The same amount of carbon dioxide pumped out by 200 million cars is being emitted from a region of Africa blighted by drought, according to a study led by Scottish scientists
The research team showed that soil across a huge part of the continent, including western Ethiopia, is producing the gas because of drought and changing land use.
Using two satellites, scientists have seen staggering quantities of greenhouse gas come from the area – between 1 and 1.5 billion tonnes of carbon each year.
Data they gathered from 2009 to 2017 suggest stored carbon has been released from soil exposed to drought or land use change – but they say more study is needed to be sure.
Study leader Professor Paul Palmer, of the University of Edinburgh, hopes the findings improve understanding of greenhouse gas sources to meet the terms of the Paris Agreement, which aims to limit average global temperature rise below 2C.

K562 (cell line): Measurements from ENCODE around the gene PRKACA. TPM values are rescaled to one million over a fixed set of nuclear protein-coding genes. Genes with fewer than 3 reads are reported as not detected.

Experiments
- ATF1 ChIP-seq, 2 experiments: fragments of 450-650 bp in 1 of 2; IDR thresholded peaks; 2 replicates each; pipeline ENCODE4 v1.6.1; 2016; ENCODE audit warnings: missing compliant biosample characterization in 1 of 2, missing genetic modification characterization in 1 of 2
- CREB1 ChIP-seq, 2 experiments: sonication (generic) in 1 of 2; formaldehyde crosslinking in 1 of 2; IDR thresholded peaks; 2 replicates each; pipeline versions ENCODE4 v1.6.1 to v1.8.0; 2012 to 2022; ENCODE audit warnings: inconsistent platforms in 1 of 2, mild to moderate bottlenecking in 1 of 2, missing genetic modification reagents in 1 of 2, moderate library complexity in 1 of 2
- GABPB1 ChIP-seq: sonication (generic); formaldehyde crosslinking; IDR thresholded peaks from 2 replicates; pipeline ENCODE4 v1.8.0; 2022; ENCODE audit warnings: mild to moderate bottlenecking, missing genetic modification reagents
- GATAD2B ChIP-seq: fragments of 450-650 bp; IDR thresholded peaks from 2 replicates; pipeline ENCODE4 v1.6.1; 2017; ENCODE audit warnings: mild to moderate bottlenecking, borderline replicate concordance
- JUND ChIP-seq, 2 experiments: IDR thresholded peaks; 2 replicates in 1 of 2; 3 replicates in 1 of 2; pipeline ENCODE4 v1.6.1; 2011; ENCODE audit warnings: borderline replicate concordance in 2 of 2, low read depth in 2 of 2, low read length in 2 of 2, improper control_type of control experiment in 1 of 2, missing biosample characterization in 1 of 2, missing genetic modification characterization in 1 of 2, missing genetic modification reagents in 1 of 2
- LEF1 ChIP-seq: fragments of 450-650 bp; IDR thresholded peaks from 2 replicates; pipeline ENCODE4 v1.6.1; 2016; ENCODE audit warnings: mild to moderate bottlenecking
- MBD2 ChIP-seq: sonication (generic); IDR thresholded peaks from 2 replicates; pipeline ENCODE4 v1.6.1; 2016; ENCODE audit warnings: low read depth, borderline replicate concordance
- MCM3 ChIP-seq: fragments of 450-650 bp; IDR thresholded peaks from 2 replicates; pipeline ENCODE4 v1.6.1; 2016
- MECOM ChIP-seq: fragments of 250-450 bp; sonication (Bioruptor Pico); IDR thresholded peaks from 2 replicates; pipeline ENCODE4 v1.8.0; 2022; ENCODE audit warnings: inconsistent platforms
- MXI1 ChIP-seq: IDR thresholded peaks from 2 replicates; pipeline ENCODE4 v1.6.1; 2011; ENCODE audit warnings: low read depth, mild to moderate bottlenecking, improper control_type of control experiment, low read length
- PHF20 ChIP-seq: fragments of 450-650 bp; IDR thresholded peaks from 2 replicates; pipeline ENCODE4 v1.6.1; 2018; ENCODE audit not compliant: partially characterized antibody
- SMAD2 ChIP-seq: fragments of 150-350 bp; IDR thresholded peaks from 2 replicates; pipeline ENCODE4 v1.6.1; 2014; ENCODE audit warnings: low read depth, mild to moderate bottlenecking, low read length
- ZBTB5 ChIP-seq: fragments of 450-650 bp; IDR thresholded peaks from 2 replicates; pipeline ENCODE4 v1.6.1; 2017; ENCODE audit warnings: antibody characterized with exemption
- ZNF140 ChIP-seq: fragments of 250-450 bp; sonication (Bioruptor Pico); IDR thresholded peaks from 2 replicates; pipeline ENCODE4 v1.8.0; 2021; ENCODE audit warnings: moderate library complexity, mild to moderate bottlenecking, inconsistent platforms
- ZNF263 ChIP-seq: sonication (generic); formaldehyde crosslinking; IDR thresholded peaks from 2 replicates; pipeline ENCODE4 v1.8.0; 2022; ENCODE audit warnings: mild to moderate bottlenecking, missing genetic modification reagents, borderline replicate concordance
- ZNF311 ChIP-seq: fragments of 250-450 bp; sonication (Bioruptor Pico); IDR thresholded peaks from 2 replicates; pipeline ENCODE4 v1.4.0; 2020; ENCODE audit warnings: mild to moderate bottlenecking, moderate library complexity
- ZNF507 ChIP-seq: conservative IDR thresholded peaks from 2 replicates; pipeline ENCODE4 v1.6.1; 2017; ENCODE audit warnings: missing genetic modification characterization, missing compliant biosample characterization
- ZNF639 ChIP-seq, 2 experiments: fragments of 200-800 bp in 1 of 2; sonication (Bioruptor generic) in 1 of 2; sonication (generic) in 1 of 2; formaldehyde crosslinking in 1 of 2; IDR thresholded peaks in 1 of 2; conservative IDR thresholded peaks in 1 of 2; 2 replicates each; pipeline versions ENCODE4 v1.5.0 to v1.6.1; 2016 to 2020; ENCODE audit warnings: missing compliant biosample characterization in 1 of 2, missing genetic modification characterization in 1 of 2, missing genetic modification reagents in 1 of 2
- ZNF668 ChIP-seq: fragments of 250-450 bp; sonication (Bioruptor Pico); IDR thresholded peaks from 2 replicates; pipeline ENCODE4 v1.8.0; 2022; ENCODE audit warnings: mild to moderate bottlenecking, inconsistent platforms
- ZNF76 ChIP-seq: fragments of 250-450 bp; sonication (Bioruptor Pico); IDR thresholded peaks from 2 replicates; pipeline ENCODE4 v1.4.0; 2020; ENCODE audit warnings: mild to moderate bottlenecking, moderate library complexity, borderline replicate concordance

Prof Palmer said: “The tropics are home to one-third of Earth’s three billion trees and their stored carbon, and yet we are only scratching the surface of understanding how they are responding to changes in climate.
“We anticipate that satellite data will continue to improve that situation.”
The research team say the carbon source might have gone undiscovered using just land-based surveys alone.
The study, published in the journal Nature Communications, was the result of a decade of work, involving hundreds of engineers and scientists, and billions of dollars of investment by space agencies.
The research team examined data gathered by two NASA satellite missions.